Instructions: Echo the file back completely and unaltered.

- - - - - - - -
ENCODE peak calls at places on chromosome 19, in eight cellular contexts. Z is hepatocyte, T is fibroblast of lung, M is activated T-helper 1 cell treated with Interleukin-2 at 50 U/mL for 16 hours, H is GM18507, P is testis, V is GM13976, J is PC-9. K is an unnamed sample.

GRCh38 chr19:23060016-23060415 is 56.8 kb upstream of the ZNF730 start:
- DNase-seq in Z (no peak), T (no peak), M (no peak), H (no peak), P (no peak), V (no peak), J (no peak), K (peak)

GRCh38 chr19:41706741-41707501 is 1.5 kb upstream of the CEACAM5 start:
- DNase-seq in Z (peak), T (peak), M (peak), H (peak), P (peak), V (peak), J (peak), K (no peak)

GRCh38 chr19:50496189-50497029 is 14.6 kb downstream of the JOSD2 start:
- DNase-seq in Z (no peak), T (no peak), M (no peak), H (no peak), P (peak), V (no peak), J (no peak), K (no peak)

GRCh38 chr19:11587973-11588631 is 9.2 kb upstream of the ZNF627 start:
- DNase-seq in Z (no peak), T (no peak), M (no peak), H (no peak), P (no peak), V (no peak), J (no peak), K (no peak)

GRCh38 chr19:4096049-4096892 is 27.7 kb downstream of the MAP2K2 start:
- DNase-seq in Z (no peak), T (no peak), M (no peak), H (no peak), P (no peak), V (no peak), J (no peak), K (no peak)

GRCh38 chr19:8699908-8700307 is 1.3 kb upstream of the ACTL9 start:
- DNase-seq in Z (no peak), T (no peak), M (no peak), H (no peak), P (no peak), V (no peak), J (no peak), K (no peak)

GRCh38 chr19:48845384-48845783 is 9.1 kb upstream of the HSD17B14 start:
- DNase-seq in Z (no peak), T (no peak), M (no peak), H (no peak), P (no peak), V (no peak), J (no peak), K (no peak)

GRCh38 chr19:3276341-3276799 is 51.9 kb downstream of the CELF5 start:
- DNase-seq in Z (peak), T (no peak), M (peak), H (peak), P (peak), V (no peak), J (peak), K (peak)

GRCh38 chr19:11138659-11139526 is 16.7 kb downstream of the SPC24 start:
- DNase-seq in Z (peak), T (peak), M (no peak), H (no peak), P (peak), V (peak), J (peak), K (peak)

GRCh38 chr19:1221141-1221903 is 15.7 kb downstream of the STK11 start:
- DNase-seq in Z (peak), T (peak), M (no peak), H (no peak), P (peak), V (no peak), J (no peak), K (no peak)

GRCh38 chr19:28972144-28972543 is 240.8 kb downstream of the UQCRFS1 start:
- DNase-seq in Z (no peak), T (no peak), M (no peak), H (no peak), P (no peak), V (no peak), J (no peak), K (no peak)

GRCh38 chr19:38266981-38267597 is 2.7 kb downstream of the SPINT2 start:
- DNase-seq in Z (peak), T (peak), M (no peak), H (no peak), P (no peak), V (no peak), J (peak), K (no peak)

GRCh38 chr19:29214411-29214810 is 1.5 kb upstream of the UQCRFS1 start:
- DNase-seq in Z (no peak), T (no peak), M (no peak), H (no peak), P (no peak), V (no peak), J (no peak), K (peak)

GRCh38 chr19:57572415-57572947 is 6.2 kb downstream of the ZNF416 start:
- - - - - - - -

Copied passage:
ENCODE peak calls at places on chromosome 19, in eight cellular contexts. Z is hepatocyte, T is fibroblast of lung, M is activated T-helper 1 cell treated with Interleukin-2 at 50 U/mL for 16 hours, H is GM18507, P is testis, V is GM13976, J is PC-9. K is an unnamed sample.

GRCh38 chr19:23060016-23060415 is 56.8 kb upstream of the ZNF730 start:
- DNase-seq in Z (no peak), T (no peak), M (no peak), H (no peak), P (no peak), V (no peak), J (no peak), K (peak)

GRCh38 chr19:41706741-41707501 is 1.5 kb upstream of the CEACAM5 start:
- DNase-seq in Z (peak), T (peak), M (peak), H (peak), P (peak), V (peak), J (peak), K (no peak)

GRCh38 chr19:50496189-50497029 is 14.6 kb downstream of the JOSD2 start:
- DNase-seq in Z (no peak), T (no peak), M (no peak), H (no peak), P (peak), V (no peak), J (no peak), K (no peak)

GRCh38 chr19:11587973-11588631 is 9.2 kb upstream of the ZNF627 start:
- DNase-seq in Z (no peak), T (no peak), M (no peak), H (no peak), P (no peak), V (no peak), J (no peak), K (no peak)

GRCh38 chr19:4096049-4096892 is 27.7 kb downstream of the MAP2K2 start:
- DNase-seq in Z (no peak), T (no peak), M (no peak), H (no peak), P (no peak), V (no peak), J (no peak), K (no peak)

GRCh38 chr19:8699908-8700307 is 1.3 kb upstream of the ACTL9 start:
- DNase-seq in Z (no peak), T (no peak), M (no peak), H (no peak), P (no peak), V (no peak), J (no peak), K (no peak)

GRCh38 chr19:48845384-48845783 is 9.1 kb upstream of the HSD17B14 start:
- DNase-seq in Z (no peak), T (no peak), M (no peak), H (no peak), P (no peak), V (no peak), J (no peak), K (no peak)

GRCh38 chr19:3276341-3276799 is 51.9 kb downstream of the CELF5 start:
- DNase-seq in Z (peak), T (no peak), M (peak), H (peak), P (peak), V (no peak), J (peak), K (peak)

GRCh38 chr19:11138659-11139526 is 16.7 kb downstream of the SPC24 start:
- DNase-seq in Z (peak), T (peak), M (no peak), H (no peak), P (peak), V (peak), J (peak), K (peak)

GRCh38 chr19:1221141-1221903 is 15.7 kb downstream of the STK11 start:
- DNase-seq in Z (peak), T (peak), M (no peak), H (no peak), P (peak), V (no peak), J (no peak), K (no peak)

GRCh38 chr19:28972144-28972543 is 240.8 kb downstream of the UQCRFS1 start:
- DNase-seq in Z (no peak), T (no peak), M (no peak), H (no peak), P (no peak), V (no peak), J (no peak), K (no peak)

GRCh38 chr19:38266981-38267597 is 2.7 kb downstream of the SPINT2 start:
- DNase-seq in Z (peak), T (peak), M (no peak), H (no peak), P (no peak), V (no peak), J (peak), K (no peak)

GRCh38 chr19:29214411-29214810 is 1.5 kb upstream of the UQCRFS1 start:
- DNase-seq in Z (no peak), T (no peak), M (no peak), H (no peak), P (no peak), V (no peak), J (no peak), K (peak)

GRCh38 chr19:57572415-57572947 is 6.2 kb downstream of the ZNF416 start: